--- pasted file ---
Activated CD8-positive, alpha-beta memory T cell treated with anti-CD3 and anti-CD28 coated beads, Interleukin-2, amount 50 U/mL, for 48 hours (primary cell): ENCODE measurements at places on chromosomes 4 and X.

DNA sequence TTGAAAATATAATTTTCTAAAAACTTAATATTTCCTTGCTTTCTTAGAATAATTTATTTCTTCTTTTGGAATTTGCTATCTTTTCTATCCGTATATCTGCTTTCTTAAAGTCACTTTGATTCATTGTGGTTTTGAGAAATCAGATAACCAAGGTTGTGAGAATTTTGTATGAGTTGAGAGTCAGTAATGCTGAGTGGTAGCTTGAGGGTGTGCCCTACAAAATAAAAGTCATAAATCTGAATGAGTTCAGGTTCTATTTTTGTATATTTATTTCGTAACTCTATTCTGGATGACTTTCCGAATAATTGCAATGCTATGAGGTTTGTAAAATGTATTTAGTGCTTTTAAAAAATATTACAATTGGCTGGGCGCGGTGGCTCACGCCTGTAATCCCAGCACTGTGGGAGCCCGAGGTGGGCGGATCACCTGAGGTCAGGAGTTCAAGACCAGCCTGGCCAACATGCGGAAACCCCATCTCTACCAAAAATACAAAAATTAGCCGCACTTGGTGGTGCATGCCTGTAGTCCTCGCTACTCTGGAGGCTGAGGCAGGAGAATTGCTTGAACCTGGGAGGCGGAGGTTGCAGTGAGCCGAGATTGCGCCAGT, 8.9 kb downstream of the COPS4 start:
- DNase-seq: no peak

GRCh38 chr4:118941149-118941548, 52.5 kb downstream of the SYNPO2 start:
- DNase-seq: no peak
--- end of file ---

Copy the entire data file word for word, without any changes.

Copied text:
Activated CD8-positive, alpha-beta memory T cell treated with anti-CD3 and anti-CD28 coated beads, Interleukin-2, amount 50 U/mL, for 48 hours (primary cell): ENCODE measurements at places on chromosomes 4 and X.

DNA sequence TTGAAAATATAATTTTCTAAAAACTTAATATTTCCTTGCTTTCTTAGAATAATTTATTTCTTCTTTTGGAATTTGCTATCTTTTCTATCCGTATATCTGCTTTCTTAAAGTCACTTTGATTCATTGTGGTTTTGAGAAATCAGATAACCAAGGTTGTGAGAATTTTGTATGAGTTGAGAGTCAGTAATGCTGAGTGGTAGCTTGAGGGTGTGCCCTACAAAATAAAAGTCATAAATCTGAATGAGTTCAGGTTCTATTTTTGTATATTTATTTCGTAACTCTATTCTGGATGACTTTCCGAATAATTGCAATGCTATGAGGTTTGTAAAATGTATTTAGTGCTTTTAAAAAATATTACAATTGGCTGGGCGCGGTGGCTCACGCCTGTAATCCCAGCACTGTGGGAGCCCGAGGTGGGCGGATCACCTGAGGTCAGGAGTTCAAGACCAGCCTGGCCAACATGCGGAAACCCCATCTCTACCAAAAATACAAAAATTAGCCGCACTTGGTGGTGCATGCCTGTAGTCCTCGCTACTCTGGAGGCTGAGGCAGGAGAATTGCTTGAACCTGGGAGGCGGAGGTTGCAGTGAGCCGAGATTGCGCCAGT, 8.9 kb downstream of the COPS4 start:
- DNase-seq: no peak

GRCh38 chr4:118941149-118941548, 52.5 kb downstream of the SYNPO2 start:
- DNase-seq: no peak